Harmonisation legislation will take some time because it is difficult to harmonise a jurisdiction where the Queen is sovereign with one where citizens have written guarantees. There is an incompatibility between them. In my earlier reply I said that one cannot harmonise legislation with a country that does not provide its citizens with a basic guarantee of their reputation in the constitution, which therefore permits blacklists to be compiled about persons. We cannot go down that road in this jurisdiction. We are examining whether, as the Garda vetting report suggests, there is some other formula we can adopt, where in effect we assemble information about people who are deemed to be undesirable and give them some judicial right of appeal if they are found to be undesirable even though they have no criminal conviction. That is why I said it is a complex issue. I will bring proposals to Government on examining our child care legislation to see whether we can amend it to put on a statutory basis the approach that was suggested in the Ferns Report.

Education Welfare Service.

Ceisteanna (20, 21, 22, 23)

Bernard Allen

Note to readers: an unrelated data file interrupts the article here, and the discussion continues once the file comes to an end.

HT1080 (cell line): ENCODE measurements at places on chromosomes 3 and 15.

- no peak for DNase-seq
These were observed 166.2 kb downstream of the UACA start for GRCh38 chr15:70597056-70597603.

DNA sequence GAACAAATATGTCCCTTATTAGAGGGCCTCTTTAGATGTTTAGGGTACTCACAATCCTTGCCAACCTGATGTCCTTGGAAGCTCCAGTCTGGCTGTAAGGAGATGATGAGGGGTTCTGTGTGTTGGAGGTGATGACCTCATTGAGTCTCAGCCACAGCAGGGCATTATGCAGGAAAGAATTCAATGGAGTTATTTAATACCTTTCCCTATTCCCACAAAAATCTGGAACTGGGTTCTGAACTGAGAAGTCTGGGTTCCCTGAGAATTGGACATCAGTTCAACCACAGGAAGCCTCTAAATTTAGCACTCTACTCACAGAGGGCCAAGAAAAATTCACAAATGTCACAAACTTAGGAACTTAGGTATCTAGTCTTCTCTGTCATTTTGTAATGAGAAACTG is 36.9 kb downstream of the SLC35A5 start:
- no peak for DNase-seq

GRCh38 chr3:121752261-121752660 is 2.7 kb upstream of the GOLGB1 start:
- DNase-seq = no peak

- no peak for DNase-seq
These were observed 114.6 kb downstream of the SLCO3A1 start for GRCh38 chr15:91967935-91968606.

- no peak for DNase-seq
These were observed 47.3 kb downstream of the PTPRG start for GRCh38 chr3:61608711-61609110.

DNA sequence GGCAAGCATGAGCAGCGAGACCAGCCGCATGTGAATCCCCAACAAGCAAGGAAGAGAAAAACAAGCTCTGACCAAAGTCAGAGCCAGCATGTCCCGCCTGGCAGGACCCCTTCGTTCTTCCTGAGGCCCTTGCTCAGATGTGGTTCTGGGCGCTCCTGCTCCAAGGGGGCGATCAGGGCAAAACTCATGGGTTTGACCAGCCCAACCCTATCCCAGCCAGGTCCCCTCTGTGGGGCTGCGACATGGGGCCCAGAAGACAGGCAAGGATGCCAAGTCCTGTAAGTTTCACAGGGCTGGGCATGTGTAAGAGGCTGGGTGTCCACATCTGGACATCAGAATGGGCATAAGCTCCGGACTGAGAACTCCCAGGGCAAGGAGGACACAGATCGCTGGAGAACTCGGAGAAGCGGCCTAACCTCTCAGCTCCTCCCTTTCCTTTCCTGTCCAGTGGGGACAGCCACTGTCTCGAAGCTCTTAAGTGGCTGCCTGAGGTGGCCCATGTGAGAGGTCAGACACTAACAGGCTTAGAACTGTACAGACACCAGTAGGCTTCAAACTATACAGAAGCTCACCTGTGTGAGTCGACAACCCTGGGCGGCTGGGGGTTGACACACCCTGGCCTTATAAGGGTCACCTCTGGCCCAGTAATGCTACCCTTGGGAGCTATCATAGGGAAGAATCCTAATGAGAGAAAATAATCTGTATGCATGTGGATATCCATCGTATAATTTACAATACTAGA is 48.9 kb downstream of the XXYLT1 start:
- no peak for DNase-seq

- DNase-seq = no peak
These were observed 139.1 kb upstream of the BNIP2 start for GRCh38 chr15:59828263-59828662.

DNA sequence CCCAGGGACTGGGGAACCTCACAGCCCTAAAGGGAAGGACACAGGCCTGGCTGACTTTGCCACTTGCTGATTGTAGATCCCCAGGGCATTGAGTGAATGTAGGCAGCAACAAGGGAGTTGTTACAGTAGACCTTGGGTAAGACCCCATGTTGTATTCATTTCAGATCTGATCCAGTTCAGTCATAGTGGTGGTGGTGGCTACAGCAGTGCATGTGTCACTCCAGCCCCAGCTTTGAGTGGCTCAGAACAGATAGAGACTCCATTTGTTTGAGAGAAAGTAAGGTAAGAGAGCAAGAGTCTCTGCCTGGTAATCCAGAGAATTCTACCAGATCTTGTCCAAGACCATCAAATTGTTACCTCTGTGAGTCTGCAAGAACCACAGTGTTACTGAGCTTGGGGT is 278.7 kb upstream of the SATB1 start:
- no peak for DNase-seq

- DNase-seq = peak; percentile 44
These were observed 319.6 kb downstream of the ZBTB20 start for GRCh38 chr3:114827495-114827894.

Ceist:

34 Mr. Allen asked the Minister for Education and Science the most recent information relating to the average caseload for each educational welfare officer; and if she will make a statement on the matter. [25729/06]

Amharc ar fhreagra

Martin Ferris

Ceist:

54 Mr. Ferris asked the Minister for Education and Science if she is satisfied with the resources allocated to the National Educational Welfare Board and the number of educational welfare officers at present. [25811/06]

Amharc ar fhreagra

Phil Hogan

Ceist:

84 Mr. Hogan asked the Minister for Education and Science the number of educational welfare officers employed by the National Educational Welfare Board; and if she will make a statement on the matter. [25727/06]

Amharc ar fhreagra

Joe Sherlock

Ceist:

94 Mr. Sherlock asked the Minister for Education and Science if she will ensure that the National Educational Welfare Board is allocated sufficient funding in the 2006 budget to allow it to recruit its full quota of educational welfare officers to carry out its statutory duty; and if she will make a statement on the matter. [25932/06]